facebookDBS, OCBC and UOB: Are They Still Undervalued?
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DBS, OCBC and UOB: Are They Still Undervalued?

profileSudhan P
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Singapore’s three listed banks — DBS Group Holdings Ltd (SGX: D05), Oversea-Chinese Banking Corporation Limited (SGX: O39) and United Overseas Bank Ltd (SGX: U11) — have garnered plenty of interest over the past few months. 

Since the later part of October 2020, when compared to Singapore’s stock market barometer, the Straits Times Index (STI), the banks have done pretty well. 

For instance, OCBC shares have risen 37% versus the STI’s increase of 27%. OCBC is currently the best-performing bank of the lot.

Source: Yahoo! Finance

Increased optimism about the world getting back to normal with the vaccine roll-outs could have helped to lift investor sentiment. 

With the banks’ share prices going up of late, investors could be wondering: “Is there value still in the banks at their latest stock prices?” 

To help investors answer that question, let’s compare the historical price-to-book (PB) ratios, price-to-earnings (PE) ratios, and dividend yields of the three banks with their latest valuations.

Bank #1: DBS

First, let’s look at the biggest bank of ’em all, DBS.

The table below is a snapshot of DBS’ valuation from 2016 to 2020:

Source: DBS 2020 annual reportHere’s a quick analysis of DBS’ past valuation:

  1. DBS past dividend yield (excluding special dividends): Ranged from 3.9% to 4.8%, with an average of 4.4%
  2. DBS past PE ratio: Was between 9.3x and 12.3x, translating to an average ratio of 11.2x
  3. DBS past PB ratio: Fluctuated from 0.9x to 1.5x, giving an average of 1.2x

DBS is currently trading a share price of S$29.01 on 19 April. This translates to the following valuations:

  1. DBS dividend yield (forward): 2.5%
  2. DBS PE ratio: 15.7x
  3. DBS PB ratio: 1.4x

The Monetary Authority of Singapore (MAS) called on local banks to cap their total dividends per share for 2020 at 60% of 2019’s dividends.

DBS said that the MAS cap restricts its cumulative dividends to 72 cents per share for the next four quarters starting from the 2020 second-quarter, or 18 cents per quarter. 

Using this, DBS’ forward dividend yield is 2.5%. The yield includes the payout in DBS’ 2021 first-quarter (yet to be announced). 

Compared to history, DBS looks expensive using all three valuation metrics. 

Bank #2: OCBC 

Next up, let’s look at OCBC’s valuation from 2016 to 2020:

Source: OCBC 2020 annual reportHere’s a quick look at OCBC’s past valuation:

  1. OCBC past dividend yield: Ranged from 3.3% to 4.8%, with an average of 3.9% 
  2. OCBC past PE ratio: Was between 9.7x and 11.8x, translating to an average ratio of 10.9x
  3. OCBC past PB (or price-to-NAV) ratio: Fluctuated from 0.8x to 1.3x, giving an average of 1.1x

At OCBC’s share price of S$11.93 on 19 April, the latest valuations are:

  1. OCBC dividend yield: 2.7%
  2. OCBC PE ratio: 14.9x
  3. OCBC PB ratio: 1.1x

OCBC’s current dividend yield and PE ratio look more expensive than average now. The bank’s PB ratio is on par with the mean.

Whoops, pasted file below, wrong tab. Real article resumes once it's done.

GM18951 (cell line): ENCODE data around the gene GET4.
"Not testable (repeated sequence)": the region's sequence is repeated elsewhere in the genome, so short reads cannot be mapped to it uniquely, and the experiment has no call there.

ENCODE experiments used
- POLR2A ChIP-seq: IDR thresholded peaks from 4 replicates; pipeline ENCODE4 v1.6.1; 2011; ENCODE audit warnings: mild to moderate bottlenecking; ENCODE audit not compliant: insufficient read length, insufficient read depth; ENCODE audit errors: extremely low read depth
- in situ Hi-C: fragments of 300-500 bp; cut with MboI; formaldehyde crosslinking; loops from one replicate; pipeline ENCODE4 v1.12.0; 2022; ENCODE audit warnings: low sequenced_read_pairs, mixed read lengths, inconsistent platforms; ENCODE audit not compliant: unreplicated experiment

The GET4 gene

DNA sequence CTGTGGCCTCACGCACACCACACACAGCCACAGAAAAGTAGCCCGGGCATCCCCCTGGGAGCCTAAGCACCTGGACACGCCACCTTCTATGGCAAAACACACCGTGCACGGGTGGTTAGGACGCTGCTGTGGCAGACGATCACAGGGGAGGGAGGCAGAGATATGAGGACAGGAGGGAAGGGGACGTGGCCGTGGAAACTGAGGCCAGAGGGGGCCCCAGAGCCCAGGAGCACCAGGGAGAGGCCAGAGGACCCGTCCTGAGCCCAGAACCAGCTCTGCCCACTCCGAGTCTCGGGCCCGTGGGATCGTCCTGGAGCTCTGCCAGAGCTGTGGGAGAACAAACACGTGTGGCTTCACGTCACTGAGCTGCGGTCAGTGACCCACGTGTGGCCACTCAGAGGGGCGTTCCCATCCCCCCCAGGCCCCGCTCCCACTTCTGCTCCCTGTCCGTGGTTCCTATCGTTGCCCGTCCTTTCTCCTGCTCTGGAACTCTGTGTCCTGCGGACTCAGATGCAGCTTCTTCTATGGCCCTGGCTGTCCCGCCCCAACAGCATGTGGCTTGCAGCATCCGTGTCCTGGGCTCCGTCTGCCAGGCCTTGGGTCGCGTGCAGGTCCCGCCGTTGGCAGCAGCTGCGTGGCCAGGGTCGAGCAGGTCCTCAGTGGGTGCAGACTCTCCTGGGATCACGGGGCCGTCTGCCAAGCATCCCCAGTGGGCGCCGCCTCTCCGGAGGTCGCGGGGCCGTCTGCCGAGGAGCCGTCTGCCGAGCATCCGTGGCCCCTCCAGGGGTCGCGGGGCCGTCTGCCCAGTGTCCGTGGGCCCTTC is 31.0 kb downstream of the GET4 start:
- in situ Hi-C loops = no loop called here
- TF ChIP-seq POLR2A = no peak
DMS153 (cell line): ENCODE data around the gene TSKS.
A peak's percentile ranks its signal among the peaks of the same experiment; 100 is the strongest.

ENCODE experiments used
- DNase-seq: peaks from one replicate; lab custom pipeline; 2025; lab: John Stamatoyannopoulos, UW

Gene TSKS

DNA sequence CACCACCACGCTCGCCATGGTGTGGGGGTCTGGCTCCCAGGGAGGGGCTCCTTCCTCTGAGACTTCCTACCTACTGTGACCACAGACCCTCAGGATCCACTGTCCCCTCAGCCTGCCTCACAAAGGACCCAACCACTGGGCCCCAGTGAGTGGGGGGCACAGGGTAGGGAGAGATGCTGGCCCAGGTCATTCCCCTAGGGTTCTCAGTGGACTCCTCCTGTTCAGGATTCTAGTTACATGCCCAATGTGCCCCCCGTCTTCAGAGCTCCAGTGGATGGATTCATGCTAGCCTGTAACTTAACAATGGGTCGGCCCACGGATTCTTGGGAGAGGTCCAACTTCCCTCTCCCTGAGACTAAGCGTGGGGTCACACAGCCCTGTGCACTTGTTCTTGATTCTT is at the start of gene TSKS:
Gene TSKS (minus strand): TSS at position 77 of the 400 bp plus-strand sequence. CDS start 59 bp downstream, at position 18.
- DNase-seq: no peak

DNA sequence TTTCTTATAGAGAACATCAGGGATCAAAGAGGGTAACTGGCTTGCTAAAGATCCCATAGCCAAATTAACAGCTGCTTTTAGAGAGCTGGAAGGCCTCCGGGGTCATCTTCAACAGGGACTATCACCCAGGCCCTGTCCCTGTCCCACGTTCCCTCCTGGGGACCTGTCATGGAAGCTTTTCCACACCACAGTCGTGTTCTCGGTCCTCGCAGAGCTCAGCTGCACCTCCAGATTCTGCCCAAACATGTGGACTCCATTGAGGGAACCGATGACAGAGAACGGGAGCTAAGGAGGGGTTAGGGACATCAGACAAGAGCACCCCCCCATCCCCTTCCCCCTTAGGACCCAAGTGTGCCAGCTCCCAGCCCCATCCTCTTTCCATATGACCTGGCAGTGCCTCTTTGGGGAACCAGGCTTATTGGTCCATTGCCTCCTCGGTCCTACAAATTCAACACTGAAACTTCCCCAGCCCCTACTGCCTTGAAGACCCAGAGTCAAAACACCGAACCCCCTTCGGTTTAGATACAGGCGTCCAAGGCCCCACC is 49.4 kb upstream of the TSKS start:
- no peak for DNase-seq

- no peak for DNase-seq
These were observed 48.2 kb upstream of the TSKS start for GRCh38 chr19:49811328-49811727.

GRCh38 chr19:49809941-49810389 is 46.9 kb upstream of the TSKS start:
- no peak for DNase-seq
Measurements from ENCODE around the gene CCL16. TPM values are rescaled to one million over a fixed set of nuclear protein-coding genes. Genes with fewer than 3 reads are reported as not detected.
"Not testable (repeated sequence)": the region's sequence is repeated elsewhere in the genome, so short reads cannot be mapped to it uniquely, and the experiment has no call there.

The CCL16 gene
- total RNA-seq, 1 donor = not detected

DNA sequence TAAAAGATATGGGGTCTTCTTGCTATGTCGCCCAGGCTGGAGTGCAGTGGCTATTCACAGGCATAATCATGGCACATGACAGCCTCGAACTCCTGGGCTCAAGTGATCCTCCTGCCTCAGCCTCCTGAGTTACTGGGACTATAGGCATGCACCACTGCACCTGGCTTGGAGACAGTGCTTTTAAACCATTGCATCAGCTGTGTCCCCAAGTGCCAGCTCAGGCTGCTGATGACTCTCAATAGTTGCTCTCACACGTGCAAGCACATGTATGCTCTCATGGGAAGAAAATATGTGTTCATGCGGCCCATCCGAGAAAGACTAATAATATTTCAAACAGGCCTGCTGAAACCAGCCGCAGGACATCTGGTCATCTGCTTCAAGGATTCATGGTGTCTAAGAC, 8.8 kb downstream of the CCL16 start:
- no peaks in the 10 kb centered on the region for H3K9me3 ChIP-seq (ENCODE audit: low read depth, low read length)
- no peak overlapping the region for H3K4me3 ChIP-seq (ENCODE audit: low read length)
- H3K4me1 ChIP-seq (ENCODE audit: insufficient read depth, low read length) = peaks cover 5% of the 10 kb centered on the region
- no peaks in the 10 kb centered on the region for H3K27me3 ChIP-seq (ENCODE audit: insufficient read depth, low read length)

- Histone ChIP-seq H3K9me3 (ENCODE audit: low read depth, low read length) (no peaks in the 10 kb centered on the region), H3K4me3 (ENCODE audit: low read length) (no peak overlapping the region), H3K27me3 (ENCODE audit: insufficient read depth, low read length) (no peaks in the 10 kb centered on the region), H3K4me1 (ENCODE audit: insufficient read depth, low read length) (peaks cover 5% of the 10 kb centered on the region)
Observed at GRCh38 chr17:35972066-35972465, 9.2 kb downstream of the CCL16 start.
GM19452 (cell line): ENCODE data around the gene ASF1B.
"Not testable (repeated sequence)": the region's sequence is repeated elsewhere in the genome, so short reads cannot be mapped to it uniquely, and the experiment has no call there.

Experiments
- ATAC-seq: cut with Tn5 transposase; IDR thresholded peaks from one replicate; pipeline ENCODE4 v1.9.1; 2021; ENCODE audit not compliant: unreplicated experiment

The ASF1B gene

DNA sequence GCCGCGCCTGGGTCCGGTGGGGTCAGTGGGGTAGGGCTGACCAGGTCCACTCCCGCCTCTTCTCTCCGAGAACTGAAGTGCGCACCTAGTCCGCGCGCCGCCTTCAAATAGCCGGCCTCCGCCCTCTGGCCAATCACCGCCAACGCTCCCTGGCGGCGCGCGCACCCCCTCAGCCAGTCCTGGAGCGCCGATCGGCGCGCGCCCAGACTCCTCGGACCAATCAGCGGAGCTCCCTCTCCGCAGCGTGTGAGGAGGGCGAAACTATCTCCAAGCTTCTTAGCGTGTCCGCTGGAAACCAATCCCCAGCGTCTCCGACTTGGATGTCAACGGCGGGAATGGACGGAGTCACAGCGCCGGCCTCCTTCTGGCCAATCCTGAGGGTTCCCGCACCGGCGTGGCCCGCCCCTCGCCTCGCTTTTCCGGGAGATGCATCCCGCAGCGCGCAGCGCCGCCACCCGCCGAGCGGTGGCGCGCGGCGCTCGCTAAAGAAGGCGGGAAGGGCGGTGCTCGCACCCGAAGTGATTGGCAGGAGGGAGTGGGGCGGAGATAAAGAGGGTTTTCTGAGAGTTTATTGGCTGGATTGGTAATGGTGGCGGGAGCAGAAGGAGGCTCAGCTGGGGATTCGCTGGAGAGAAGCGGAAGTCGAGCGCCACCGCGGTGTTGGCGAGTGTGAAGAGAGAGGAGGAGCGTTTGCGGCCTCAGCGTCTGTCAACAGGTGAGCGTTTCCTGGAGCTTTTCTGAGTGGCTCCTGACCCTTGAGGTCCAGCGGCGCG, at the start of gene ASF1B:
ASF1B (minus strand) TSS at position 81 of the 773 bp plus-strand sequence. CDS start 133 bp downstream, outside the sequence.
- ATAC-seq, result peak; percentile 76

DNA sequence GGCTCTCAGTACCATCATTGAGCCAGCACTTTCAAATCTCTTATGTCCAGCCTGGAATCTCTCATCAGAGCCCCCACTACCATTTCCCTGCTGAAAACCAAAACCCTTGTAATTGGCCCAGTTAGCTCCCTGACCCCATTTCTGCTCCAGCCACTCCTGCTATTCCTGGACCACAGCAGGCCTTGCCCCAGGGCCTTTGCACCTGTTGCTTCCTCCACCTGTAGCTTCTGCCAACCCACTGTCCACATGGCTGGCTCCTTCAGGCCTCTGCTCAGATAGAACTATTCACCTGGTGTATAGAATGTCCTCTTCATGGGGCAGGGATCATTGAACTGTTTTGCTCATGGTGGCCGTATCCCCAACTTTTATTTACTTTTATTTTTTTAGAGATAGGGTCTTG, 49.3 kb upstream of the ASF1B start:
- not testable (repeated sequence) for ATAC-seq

Bank #3: UOB

Last but not the least, let’s explore UOB’s valuation from 2016 to 2020:

Source: UOB 2020 annual reportHere’s a quick analysis of UOB’s past valuation:

  1. UOB past dividend yield (including special dividends): Ranged from 3.6% to 5.0%, with an average of 4.2%
  2. UOB past PE ratio: Was between 10.0x and 12.7x, translating to an average ratio of 11.2x
  3. UOB past PB ratio: Fluctuated from 0.9x to 1.3x, giving an average of 1.1x

UOB is selling at a share price of S$26.17 on 19 April. This translates to the following valuations:

  1. UOB dividend yield: 3.0%
  2. UOB PE ratio: 15.5x
  3. UOB PB ratio: 1.1x

Similar to OCBC, UOB’s dividend yield and PE ratio look more expensive than average now while its PB ratio is on par with the mean. 

Putting It All Together 

The banks’ valuations look expensive at the moment. But we should also remember that they are on the back of a capped dividend payout (due to the MAS intervention) and depressed earnings from the pandemic. 

DBS’ 2020 net profit, for instance, fell 26% year-on-year to S$4.72 billion, down from S$6.39 billion a year back.

But looking ahead, DBS cited that the latest economic data support a strong economic rebound for 2021. Its credit outlook is also positive. 

Overall, with the gradual improvement in consumer sentiments and business confidence, the Singapore banks have a bright future. It may be a good time to consider buying into them.  

Having said that, in the near term, the banking trio could see their share prices continuing to be volatile as they are near their 52-week highs. Investors who are investing in the banks must be able to stomach this volatility.

What’s Your Take on Singapore Banks? 

Check out the community at Seedly and participate in the lively discussion regarding banking stocks and more!

Disclaimer: The information provided by Seedly serves as an educational piece and is not intended to be personalised investment advice. ​Readers should always do their own due diligence and consider their financial goals before investing in any stock. The writer may have a vested interest in the companies mentioned.

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About Sudhan P
It isn't fair competition when only one company in the world makes Monopoly. But I love investing in monopolies. Before joining the Seedly hood, I had the chance to co-author a Singapore-themed investment book – "Invest Lah! The Average Joe's Guide To Investing" – and work at The Motley Fool Singapore as an analyst.
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